And we gather during recess. That’s when the rest of the clubs meet—Power Rangers Club, Soccer Club, Jonathan Taylor Thomas Club. We like to think our work isn’t as superficial. We like to think we are enacting real change.
We hook loose-leaf into the jaws of our Trapper Keepers, unzip sparkly pencil pouches. We sit cross-legged in gravel, open plastic-covered books on our laps. We are library kids. We rely on massive volumes, categorized, detailed. We cross-reference. We make lists called CRITICAL and JUST REGULAR ENDANGERED and VULNERABLE and NEAR THREATENED. We are least concerned about LEAST CONCERNED. There are too many to fit in there. But we are so sad about the Black Rhino. We are so sad about the Orangutan. We are so, so sad about the Giant Panda.
At home, we watch commercials for the WWF. Sometimes we get it confused with the wrestling one, which our brothers are always watching. In the commercial, someone shoots a tiger. We are scared of the commercial but know watching it is necessary. The tiger’s paw is trapped in a snare but a man’s voice says you can pay to help. If you pay, you get a tiger picture and a tiger t-shirt. We ask our mothers if we can donate, if we can give eighteen dollars a month or a one-time gift of fifty. We tell them the words straight from the commercial: we are the only ones that can make a difference. We say it with meaning, with please please. They say it’s a scam. They say that for everything, though—the hungry kids with the penny rice-bowls; the sad, scabbed dogs in cages.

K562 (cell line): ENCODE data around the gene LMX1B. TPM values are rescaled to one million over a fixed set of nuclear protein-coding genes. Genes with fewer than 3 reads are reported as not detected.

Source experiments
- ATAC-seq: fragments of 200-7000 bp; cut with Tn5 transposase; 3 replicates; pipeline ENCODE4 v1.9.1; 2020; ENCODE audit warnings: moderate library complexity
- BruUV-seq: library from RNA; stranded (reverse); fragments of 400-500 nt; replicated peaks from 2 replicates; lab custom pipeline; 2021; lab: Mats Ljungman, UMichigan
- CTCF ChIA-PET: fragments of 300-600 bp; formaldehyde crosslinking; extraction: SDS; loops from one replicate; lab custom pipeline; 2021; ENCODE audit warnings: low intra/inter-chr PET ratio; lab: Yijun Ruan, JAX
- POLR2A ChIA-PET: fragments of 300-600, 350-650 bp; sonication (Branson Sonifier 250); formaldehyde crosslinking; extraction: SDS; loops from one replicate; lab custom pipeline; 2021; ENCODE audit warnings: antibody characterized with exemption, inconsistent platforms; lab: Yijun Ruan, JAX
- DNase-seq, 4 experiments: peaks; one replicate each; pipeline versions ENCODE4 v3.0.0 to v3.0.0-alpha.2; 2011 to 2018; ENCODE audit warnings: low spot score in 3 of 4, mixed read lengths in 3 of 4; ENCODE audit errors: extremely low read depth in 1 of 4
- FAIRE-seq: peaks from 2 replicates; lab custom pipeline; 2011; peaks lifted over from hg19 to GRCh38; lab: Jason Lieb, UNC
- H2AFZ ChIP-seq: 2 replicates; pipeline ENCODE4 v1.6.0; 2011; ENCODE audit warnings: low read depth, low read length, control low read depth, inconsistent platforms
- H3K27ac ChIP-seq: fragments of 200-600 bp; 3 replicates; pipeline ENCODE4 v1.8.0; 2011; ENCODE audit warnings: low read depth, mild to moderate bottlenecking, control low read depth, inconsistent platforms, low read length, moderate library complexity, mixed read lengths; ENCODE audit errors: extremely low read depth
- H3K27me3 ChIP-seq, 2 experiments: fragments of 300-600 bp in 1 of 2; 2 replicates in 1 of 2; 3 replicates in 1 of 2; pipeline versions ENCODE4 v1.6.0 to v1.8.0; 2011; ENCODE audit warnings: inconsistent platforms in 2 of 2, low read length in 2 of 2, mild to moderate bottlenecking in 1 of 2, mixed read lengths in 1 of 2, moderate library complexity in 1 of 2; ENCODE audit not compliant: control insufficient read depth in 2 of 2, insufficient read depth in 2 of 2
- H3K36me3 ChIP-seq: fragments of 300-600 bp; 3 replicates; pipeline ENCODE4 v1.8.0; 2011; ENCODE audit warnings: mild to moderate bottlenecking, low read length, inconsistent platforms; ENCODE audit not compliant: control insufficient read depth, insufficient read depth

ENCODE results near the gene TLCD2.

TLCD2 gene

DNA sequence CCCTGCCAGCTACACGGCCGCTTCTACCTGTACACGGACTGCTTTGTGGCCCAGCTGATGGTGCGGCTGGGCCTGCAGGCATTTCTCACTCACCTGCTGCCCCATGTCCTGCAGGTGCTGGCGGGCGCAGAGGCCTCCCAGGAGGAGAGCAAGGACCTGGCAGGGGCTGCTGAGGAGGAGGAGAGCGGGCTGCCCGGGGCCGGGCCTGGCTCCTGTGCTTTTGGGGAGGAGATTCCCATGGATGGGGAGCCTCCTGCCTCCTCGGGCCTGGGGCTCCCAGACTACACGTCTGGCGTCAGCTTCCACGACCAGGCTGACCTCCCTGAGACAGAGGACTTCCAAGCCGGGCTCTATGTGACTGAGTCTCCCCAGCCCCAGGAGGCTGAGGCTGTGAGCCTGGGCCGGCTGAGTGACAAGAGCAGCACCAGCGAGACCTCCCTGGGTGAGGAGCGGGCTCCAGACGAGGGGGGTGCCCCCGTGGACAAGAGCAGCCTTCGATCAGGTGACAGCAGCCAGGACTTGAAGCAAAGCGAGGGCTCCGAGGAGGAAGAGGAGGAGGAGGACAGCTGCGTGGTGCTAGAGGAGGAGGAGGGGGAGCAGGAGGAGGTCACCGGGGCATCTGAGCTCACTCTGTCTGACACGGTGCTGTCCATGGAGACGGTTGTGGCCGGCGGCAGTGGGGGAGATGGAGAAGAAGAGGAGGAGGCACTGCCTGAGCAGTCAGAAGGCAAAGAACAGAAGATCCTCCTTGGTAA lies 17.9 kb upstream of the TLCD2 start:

At recess, we discuss. We decide our cause is worthy, that our mothers are mistaken. We decide we can lift credit cards from purses. We sit in our rooms at night and practice making our voices grown-up-deep. Our brothers are in the den with the TV loud. They watch Bret Hart put Shawn Michaels in a Sharpshooter while we lie in bed, while we whisper against the wall: We are the only ones that can make a difference. Size small. Yes, it’s a Visa.
When we’re ready, we slide the credit cards out the night before and stick them in our backpacks. At recess, it’s business as usual; we list bonobo facts, sketch out Ganges River dolphins, North Atlantic right whales. We make the calls after school before our mothers get home. We can expect three to four weeks for delivery. But the cards burn and burn in our palms. What we find is that once we save the tigers, there are other things we want. We are just watching TV, and one after another, we see them: all the things our mothers have said no to. Between commercials for the brand-name cereals we can’t have, the sneakers we can’t afford, we see these: mail-order opportunities, only a call away. We want ZooBooks. We want Muzzy. We want Pure Moods. We want to call Miss Cleo. Our brothers catch us and say they will tell our mothers, that we’re shit-for-brains, that bills will come and we’ll get caught. But how will they return all of this stuff? we ask. Our brothers think for a second. They rip the cards from our hands, pick up the cordless. Our brothers want to call 1-800-HOT-GRLS. They want to pay $3.50 per minute.
Our mothers come home and make boxed mac and cheese and give it to us on tray tables in front of the TV. We eat. We do homework. We bathe and put on pajamas. When everyone is asleep, we return the cards. We feel powerful. We are making a difference. We are enacting real change.
Emily Costa teaches freshmen at Southern Connecticut State University, where she received her MFA. Her work can be found in Hobart, Barrelhouse, McSweeney’s Internet Tendency, Atticus Review, and elsewhere. You can follow her on twitter @emilylauracosta.